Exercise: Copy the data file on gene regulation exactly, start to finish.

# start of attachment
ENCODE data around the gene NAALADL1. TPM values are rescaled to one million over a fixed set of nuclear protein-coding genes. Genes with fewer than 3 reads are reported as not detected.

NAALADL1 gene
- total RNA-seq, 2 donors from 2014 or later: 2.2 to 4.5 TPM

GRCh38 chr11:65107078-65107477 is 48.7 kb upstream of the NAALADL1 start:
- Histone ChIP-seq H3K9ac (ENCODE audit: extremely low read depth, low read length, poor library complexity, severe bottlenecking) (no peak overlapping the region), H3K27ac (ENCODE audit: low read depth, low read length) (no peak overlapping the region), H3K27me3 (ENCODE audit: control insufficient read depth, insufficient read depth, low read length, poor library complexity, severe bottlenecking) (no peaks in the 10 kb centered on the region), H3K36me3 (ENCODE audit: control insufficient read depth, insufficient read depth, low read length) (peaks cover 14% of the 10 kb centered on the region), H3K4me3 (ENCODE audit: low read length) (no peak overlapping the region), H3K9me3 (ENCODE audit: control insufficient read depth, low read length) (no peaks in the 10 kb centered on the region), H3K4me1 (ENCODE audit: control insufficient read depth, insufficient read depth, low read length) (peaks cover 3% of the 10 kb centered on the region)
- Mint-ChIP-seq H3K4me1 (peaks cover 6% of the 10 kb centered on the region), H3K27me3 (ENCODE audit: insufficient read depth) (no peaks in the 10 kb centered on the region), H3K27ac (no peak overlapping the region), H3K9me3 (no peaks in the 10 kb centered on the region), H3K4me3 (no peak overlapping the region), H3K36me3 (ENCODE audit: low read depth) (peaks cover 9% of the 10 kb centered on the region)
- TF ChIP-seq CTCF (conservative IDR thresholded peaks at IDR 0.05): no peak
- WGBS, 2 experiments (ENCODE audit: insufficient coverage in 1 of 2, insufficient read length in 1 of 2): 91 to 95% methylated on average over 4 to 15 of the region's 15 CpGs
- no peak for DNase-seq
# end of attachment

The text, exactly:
ENCODE data around the gene NAALADL1. TPM values are rescaled to one million over a fixed set of nuclear protein-coding genes. Genes with fewer than 3 reads are reported as not detected.

NAALADL1 gene
- total RNA-seq, 2 donors from 2014 or later: 2.2 to 4.5 TPM

GRCh38 chr11:65107078-65107477 is 48.7 kb upstream of the NAALADL1 start:
- Histone ChIP-seq H3K9ac (ENCODE audit: extremely low read depth, low read length, poor library complexity, severe bottlenecking) (no peak overlapping the region), H3K27ac (ENCODE audit: low read depth, low read length) (no peak overlapping the region), H3K27me3 (ENCODE audit: control insufficient read depth, insufficient read depth, low read length, poor library complexity, severe bottlenecking) (no peaks in the 10 kb centered on the region), H3K36me3 (ENCODE audit: control insufficient read depth, insufficient read depth, low read length) (peaks cover 14% of the 10 kb centered on the region), H3K4me3 (ENCODE audit: low read length) (no peak overlapping the region), H3K9me3 (ENCODE audit: control insufficient read depth, low read length) (no peaks in the 10 kb centered on the region), H3K4me1 (ENCODE audit: control insufficient read depth, insufficient read depth, low read length) (peaks cover 3% of the 10 kb centered on the region)
- Mint-ChIP-seq H3K4me1 (peaks cover 6% of the 10 kb centered on the region), H3K27me3 (ENCODE audit: insufficient read depth) (no peaks in the 10 kb centered on the region), H3K27ac (no peak overlapping the region), H3K9me3 (no peaks in the 10 kb centered on the region), H3K4me3 (no peak overlapping the region), H3K36me3 (ENCODE audit: low read depth) (peaks cover 9% of the 10 kb centered on the region)
- TF ChIP-seq CTCF (conservative IDR thresholded peaks at IDR 0.05): no peak
- WGBS, 2 experiments (ENCODE audit: insufficient coverage in 1 of 2, insufficient read length in 1 of 2): 91 to 95% methylated on average over 4 to 15 of the region's 15 CpGs
- no peak for DNase-seq